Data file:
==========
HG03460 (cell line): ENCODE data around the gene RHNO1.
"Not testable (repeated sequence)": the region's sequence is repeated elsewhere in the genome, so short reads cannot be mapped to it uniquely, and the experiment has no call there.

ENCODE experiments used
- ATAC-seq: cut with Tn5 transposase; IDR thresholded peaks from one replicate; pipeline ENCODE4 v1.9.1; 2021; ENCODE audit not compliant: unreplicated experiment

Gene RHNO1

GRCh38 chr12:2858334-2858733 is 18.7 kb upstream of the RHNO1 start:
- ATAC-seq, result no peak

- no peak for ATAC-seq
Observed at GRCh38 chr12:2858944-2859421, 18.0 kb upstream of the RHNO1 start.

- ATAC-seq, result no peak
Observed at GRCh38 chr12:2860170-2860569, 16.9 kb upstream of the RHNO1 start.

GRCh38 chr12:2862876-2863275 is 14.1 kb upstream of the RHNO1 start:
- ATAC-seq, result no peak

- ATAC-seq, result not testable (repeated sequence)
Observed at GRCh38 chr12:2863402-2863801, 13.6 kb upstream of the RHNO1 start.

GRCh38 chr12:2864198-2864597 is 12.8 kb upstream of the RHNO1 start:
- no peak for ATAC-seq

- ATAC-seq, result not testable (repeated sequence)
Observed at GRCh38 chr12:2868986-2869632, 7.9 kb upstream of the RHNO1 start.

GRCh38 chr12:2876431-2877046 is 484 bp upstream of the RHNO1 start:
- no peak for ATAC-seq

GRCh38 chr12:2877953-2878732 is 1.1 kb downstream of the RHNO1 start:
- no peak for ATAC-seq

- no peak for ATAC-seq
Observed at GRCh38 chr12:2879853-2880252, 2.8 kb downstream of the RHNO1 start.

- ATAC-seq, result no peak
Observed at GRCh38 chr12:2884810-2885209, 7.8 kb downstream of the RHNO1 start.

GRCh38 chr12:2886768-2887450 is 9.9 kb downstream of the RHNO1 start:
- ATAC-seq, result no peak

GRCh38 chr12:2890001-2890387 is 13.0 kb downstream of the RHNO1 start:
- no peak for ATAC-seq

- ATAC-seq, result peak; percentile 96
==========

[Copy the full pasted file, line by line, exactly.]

HG03460 (cell line): ENCODE data around the gene RHNO1.
"Not testable (repeated sequence)": the region's sequence is repeated elsewhere in the genome, so short reads cannot be mapped to it uniquely, and the experiment has no call there.

ENCODE experiments used
- ATAC-seq: cut with Tn5 transposase; IDR thresholded peaks from one replicate; pipeline ENCODE4 v1.9.1; 2021; ENCODE audit not compliant: unreplicated experiment

Gene RHNO1

GRCh38 chr12:2858334-2858733 is 18.7 kb upstream of the RHNO1 start:
- ATAC-seq, result no peak

- no peak for ATAC-seq
Observed at GRCh38 chr12:2858944-2859421, 18.0 kb upstream of the RHNO1 start.

- ATAC-seq, result no peak
Observed at GRCh38 chr12:2860170-2860569, 16.9 kb upstream of the RHNO1 start.

GRCh38 chr12:2862876-2863275 is 14.1 kb upstream of the RHNO1 start:
- ATAC-seq, result no peak

- ATAC-seq, result not testable (repeated sequence)
Observed at GRCh38 chr12:2863402-2863801, 13.6 kb upstream of the RHNO1 start.

GRCh38 chr12:2864198-2864597 is 12.8 kb upstream of the RHNO1 start:
- no peak for ATAC-seq

- ATAC-seq, result not testable (repeated sequence)
Observed at GRCh38 chr12:2868986-2869632, 7.9 kb upstream of the RHNO1 start.

GRCh38 chr12:2876431-2877046 is 484 bp upstream of the RHNO1 start:
- no peak for ATAC-seq

GRCh38 chr12:2877953-2878732 is 1.1 kb downstream of the RHNO1 start:
- no peak for ATAC-seq

- no peak for ATAC-seq
Observed at GRCh38 chr12:2879853-2880252, 2.8 kb downstream of the RHNO1 start.

- ATAC-seq, result no peak
Observed at GRCh38 chr12:2884810-2885209, 7.8 kb downstream of the RHNO1 start.

GRCh38 chr12:2886768-2887450 is 9.9 kb downstream of the RHNO1 start:
- ATAC-seq, result no peak

GRCh38 chr12:2890001-2890387 is 13.0 kb downstream of the RHNO1 start:
- no peak for ATAC-seq

- ATAC-seq, result peak; percentile 96